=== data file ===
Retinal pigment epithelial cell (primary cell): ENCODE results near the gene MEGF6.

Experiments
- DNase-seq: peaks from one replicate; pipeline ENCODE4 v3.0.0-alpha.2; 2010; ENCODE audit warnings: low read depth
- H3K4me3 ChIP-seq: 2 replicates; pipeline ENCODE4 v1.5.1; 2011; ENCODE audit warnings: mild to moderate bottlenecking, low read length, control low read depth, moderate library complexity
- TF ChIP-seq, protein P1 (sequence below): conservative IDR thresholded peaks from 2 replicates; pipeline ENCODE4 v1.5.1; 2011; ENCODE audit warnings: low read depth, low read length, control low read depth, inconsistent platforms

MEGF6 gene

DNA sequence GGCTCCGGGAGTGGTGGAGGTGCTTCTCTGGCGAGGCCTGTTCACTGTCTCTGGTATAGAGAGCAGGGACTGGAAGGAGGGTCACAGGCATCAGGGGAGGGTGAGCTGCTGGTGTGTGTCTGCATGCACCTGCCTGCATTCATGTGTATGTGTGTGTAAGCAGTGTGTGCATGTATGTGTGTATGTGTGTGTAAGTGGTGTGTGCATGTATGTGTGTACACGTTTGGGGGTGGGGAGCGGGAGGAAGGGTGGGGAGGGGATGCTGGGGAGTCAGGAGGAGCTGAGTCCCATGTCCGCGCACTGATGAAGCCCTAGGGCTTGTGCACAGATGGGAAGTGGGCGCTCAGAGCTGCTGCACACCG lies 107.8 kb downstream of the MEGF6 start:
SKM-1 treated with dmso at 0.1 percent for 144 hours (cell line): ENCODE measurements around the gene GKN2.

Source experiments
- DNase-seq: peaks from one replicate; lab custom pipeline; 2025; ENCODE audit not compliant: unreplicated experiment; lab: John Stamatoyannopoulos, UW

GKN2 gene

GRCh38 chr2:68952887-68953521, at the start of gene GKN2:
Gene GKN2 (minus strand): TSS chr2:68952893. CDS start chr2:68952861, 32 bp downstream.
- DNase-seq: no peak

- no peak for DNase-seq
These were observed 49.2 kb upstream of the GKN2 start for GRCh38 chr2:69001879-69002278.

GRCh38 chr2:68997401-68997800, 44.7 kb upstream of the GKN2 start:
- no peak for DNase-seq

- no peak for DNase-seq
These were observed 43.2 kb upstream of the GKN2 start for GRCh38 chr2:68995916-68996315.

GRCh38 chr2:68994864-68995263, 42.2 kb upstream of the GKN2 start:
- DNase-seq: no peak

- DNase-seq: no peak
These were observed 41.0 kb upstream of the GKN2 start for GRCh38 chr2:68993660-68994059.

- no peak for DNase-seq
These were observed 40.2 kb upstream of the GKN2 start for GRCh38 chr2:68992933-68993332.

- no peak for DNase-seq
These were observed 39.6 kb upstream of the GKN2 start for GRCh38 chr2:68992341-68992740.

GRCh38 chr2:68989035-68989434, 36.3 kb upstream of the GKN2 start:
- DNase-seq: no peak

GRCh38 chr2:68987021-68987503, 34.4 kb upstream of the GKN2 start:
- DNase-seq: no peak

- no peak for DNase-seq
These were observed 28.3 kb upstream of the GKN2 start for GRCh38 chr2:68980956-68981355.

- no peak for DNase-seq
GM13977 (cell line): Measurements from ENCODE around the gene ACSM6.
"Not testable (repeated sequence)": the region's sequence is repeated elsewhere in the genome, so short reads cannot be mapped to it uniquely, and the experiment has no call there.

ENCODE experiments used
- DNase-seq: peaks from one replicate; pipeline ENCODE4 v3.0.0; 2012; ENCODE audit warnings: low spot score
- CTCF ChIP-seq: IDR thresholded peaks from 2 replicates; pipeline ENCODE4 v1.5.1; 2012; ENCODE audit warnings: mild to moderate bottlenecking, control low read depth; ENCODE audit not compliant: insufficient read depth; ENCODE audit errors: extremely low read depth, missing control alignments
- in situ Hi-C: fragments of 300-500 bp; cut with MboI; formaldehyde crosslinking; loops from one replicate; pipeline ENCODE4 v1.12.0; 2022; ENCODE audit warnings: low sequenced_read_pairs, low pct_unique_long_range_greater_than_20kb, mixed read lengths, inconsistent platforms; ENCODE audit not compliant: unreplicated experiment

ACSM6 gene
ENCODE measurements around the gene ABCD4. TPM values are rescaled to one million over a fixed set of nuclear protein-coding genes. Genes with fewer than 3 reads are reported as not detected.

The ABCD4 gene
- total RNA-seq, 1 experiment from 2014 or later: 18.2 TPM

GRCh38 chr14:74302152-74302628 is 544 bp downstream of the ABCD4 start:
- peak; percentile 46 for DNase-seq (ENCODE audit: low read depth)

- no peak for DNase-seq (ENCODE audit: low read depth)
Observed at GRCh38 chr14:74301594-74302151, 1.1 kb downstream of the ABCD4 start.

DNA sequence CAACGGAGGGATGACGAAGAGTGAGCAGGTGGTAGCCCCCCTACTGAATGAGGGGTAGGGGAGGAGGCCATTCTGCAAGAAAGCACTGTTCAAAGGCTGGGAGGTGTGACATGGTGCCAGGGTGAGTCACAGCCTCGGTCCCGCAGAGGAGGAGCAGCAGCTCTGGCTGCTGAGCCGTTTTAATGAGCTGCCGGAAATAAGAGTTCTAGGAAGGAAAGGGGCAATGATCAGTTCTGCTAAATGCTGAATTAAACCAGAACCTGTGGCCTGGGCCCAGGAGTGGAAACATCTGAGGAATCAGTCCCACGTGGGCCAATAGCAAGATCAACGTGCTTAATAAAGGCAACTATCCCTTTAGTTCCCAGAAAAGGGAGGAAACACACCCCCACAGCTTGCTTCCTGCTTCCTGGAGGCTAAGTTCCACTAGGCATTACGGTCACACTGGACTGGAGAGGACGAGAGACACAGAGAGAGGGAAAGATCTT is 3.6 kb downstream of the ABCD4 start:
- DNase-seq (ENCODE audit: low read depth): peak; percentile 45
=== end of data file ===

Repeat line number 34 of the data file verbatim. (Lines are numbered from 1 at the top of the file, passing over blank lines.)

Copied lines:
These were observed 28.3 kb upstream of the GKN2 start for GRCh38 chr2:68980956-68981355.